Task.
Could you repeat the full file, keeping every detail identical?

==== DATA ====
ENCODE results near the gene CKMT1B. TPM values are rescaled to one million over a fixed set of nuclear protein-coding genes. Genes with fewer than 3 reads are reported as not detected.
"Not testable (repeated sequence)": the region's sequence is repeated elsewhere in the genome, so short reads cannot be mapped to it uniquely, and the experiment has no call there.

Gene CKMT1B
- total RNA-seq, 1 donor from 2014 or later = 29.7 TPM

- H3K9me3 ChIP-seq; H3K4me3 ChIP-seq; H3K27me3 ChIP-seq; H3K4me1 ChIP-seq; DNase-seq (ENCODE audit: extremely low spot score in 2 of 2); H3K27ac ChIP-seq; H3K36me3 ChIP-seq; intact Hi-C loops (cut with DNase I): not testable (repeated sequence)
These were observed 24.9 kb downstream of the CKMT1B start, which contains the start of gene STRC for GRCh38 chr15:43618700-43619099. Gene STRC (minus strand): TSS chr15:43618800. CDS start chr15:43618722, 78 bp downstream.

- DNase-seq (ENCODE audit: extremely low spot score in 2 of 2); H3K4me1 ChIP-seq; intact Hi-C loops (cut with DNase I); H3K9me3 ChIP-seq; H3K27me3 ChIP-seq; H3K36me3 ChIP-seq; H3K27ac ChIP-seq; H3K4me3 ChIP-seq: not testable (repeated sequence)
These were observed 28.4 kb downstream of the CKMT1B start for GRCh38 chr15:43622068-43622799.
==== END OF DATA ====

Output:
ENCODE results near the gene CKMT1B. TPM values are rescaled to one million over a fixed set of nuclear protein-coding genes. Genes with fewer than 3 reads are reported as not detected.
"Not testable (repeated sequence)": the region's sequence is repeated elsewhere in the genome, so short reads cannot be mapped to it uniquely, and the experiment has no call there.

Gene CKMT1B
- total RNA-seq, 1 donor from 2014 or later = 29.7 TPM

- H3K9me3 ChIP-seq; H3K4me3 ChIP-seq; H3K27me3 ChIP-seq; H3K4me1 ChIP-seq; DNase-seq (ENCODE audit: extremely low spot score in 2 of 2); H3K27ac ChIP-seq; H3K36me3 ChIP-seq; intact Hi-C loops (cut with DNase I): not testable (repeated sequence)
These were observed 24.9 kb downstream of the CKMT1B start, which contains the start of gene STRC for GRCh38 chr15:43618700-43619099. Gene STRC (minus strand): TSS chr15:43618800. CDS start chr15:43618722, 78 bp downstream.

- DNase-seq (ENCODE audit: extremely low spot score in 2 of 2); H3K4me1 ChIP-seq; intact Hi-C loops (cut with DNase I); H3K9me3 ChIP-seq; H3K27me3 ChIP-seq; H3K36me3 ChIP-seq; H3K27ac ChIP-seq; H3K4me3 ChIP-seq: not testable (repeated sequence)
These were observed 28.4 kb downstream of the CKMT1B start for GRCh38 chr15:43622068-43622799.